Hoo Doos Trail

My mind hiccupping back
to that sweet May smell
of high snowpack melting,
tickling down river beds – glacial shock
to the underbelly of sun-stunned rock –
I keep thinking didn’t it smell like rain
to a thirsty traveler, but as usual

there comes the question of honesty. Really
I couldn’t have been thinking of travelers,
thirsty or otherwise, for wasn’t I lost
in pastoral exultation, the trail
satisfyingly mulchy and under my feet
prairie crocus sproutlings, stalks furred and juicy,
purple buds gearing up for the moment
they’d blow themselves open?
O! to be thus unabashed,
ecclesiastic, but
to admit what was really on my mind:

Rhonda and her red-gorgeous hair
dropping a tick, neat-as-you-please
on her breakfast plate, its arachnoid freeze
as Rhonda herself shrieked a jig around the stunned dining hall –
something about shaving herself bald –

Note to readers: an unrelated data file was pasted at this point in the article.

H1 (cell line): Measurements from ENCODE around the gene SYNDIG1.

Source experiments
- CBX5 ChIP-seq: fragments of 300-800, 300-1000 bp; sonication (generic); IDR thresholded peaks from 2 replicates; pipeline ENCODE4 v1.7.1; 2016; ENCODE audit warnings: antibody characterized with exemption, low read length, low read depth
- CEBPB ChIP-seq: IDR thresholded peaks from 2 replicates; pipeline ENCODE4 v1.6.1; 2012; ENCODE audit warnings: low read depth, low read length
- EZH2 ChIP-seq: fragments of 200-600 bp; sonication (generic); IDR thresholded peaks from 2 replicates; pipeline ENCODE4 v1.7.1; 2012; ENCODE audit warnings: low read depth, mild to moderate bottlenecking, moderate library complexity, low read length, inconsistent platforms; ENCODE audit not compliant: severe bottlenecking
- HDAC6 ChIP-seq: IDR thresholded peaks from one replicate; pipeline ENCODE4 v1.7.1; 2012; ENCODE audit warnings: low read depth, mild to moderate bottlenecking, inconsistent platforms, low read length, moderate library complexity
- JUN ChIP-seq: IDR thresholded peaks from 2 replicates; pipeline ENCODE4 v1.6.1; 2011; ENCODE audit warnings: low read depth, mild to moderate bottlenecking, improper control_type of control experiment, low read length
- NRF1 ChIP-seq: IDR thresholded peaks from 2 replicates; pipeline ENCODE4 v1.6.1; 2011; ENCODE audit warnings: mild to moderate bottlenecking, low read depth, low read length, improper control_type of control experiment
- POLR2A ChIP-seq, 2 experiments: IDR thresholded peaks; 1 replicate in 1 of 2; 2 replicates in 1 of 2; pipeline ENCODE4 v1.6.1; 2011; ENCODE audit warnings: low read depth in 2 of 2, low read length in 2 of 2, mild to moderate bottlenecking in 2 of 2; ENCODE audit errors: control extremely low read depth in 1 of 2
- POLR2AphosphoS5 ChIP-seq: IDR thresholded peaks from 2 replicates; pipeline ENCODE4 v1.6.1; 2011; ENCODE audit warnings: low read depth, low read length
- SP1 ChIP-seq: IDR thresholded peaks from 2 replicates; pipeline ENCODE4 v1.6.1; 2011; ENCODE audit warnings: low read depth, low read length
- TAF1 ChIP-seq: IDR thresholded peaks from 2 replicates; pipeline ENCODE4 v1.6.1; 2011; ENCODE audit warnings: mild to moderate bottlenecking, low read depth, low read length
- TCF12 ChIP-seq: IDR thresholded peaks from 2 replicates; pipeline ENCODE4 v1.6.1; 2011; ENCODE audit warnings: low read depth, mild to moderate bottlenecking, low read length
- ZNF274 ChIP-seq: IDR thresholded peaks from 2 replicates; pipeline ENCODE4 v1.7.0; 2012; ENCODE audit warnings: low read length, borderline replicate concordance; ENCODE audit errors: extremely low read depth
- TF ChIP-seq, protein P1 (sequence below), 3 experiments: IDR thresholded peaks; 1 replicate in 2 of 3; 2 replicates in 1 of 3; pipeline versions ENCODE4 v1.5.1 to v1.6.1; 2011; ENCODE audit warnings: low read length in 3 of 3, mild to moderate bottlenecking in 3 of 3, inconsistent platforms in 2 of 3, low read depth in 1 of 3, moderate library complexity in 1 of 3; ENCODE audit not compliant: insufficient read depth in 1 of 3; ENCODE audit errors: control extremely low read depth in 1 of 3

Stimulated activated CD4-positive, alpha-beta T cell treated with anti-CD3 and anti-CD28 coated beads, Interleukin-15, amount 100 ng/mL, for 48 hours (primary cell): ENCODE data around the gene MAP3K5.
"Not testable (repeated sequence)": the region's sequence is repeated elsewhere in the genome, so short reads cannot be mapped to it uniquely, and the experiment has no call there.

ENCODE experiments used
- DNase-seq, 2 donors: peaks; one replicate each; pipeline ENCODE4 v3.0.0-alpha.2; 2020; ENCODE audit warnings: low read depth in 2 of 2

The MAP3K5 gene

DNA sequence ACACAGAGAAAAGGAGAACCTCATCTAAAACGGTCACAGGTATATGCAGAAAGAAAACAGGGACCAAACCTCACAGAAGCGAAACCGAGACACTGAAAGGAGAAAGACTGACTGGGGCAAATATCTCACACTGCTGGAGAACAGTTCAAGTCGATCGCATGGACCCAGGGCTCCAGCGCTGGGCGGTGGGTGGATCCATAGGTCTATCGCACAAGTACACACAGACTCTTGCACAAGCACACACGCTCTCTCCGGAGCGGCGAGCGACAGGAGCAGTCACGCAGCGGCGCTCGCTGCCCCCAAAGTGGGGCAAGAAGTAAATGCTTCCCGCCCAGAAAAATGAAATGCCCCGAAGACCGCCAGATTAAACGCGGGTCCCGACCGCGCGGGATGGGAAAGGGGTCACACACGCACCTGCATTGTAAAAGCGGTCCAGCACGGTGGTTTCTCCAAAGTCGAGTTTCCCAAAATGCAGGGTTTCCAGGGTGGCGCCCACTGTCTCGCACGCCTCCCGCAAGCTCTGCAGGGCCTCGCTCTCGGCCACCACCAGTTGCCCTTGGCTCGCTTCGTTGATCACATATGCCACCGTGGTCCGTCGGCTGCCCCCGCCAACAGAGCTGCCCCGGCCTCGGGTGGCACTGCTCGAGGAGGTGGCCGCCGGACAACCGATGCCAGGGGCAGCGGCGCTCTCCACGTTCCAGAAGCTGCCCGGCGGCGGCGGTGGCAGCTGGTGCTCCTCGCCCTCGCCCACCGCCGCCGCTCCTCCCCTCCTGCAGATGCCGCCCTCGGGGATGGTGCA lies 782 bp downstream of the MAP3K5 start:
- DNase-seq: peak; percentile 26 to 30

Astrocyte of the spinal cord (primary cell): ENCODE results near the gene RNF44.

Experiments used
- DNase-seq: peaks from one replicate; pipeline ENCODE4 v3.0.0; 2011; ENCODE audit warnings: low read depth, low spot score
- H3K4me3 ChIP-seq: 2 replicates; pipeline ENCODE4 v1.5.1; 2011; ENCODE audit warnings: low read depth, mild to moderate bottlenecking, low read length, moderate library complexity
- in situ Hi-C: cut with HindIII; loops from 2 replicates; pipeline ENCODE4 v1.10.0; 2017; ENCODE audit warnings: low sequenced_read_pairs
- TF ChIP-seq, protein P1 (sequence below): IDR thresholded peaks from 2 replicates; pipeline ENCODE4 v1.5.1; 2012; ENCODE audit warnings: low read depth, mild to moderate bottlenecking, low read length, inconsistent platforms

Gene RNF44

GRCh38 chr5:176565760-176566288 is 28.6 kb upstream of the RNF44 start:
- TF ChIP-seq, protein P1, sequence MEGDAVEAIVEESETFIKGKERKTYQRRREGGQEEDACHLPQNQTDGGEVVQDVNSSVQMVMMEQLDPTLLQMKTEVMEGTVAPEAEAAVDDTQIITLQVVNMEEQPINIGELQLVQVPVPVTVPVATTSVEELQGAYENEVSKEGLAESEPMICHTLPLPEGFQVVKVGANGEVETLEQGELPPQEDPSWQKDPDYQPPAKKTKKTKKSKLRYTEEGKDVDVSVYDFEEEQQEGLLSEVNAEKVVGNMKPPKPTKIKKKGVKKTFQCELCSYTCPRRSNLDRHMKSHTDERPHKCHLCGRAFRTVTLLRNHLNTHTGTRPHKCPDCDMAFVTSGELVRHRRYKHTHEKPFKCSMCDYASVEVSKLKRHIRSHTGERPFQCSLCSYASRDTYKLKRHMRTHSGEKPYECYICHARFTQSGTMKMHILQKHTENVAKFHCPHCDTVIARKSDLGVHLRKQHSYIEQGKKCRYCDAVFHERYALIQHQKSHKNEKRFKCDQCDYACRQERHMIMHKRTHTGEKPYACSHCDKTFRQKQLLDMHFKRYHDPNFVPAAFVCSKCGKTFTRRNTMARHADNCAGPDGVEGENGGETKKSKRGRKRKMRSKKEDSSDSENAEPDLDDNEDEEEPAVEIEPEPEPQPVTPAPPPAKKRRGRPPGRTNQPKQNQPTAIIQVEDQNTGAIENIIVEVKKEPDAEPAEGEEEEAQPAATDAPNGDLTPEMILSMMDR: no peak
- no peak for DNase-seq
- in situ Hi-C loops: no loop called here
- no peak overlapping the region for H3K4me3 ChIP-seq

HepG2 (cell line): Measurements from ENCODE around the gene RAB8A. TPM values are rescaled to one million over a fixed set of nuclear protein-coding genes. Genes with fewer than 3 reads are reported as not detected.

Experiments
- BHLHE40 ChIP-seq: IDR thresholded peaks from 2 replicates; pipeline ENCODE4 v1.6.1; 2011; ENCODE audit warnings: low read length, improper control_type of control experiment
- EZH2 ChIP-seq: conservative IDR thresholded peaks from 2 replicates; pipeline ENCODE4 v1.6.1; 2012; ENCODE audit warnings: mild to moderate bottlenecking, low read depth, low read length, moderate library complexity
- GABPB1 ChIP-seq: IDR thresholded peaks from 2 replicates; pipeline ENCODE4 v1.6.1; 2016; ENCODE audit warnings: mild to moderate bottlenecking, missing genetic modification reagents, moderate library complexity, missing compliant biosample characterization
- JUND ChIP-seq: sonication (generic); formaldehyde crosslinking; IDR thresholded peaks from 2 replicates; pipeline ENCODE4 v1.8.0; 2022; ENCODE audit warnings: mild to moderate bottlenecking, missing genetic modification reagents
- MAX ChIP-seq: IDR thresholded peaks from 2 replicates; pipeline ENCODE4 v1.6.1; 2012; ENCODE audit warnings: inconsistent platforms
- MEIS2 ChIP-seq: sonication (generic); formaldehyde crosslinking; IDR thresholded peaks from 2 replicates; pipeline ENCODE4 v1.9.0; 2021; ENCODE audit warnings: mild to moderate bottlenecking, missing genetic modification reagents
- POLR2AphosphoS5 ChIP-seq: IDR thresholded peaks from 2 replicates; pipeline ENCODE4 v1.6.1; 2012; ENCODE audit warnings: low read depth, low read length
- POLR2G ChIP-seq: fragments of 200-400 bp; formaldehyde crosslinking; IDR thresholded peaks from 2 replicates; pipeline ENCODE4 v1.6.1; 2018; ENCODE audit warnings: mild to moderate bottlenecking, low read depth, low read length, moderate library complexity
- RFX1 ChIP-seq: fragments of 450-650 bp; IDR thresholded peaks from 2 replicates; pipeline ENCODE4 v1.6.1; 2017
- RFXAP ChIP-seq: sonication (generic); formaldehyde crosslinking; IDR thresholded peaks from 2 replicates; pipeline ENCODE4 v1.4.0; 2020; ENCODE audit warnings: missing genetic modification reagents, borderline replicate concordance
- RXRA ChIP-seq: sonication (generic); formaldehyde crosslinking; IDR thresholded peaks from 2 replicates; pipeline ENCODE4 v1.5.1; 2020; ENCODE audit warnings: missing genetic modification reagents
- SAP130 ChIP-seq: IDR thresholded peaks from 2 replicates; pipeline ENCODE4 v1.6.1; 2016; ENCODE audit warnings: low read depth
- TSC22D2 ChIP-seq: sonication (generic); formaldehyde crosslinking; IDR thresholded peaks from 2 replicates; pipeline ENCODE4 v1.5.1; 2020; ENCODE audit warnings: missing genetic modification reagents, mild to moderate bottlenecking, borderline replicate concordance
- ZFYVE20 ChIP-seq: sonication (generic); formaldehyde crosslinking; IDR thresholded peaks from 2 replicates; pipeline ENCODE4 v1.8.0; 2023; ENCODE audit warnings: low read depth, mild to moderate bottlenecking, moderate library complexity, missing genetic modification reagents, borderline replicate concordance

In short, the mercurial nature of the pastoral
when there are creatures to scuttle up the pant leg,
root in our hairy places,
burrow in.

Now, two years later, I would stand on my head
and drink fifty glasses of water to stop spluttering my way
to this trailhead, the strange beginning of
fever and joint aches, the nervous dislocasia
of having lost here some essential thing.
Of recognizing that holiness has its caveats,
the stupidity of self
and of humanity being among them. Which is more ridiculous:
the men on the golf course across the river emerging from their carts
to brandish their clubs at a grizzly mama and her cubs
or the quick-dry clad, sun-proofed poet standing safe on the far shore,
and with dewy-eyes, watching?
What would I do if mama swam the river –
elocute with affecting verbal line breaks
that I, a concerned and caring steward of the earth,
understood the challenges and perils of her shrinking habitat,
and therefore should not be eaten?

Mama bear, you can
pry off its legs, cut it in half,
flail its carapace with a hammer,
but a tick in danger will blindly tunnel deeper.

~ Brenda Leifso

Brenda Leifso’s first book of poetry, Daughters of Men, is forthcoming from Brick Books in April, 2008.

One Response to “Hoo Doos Trail”

  1. Bravo. Nice imagery wrapped up in a commentary.

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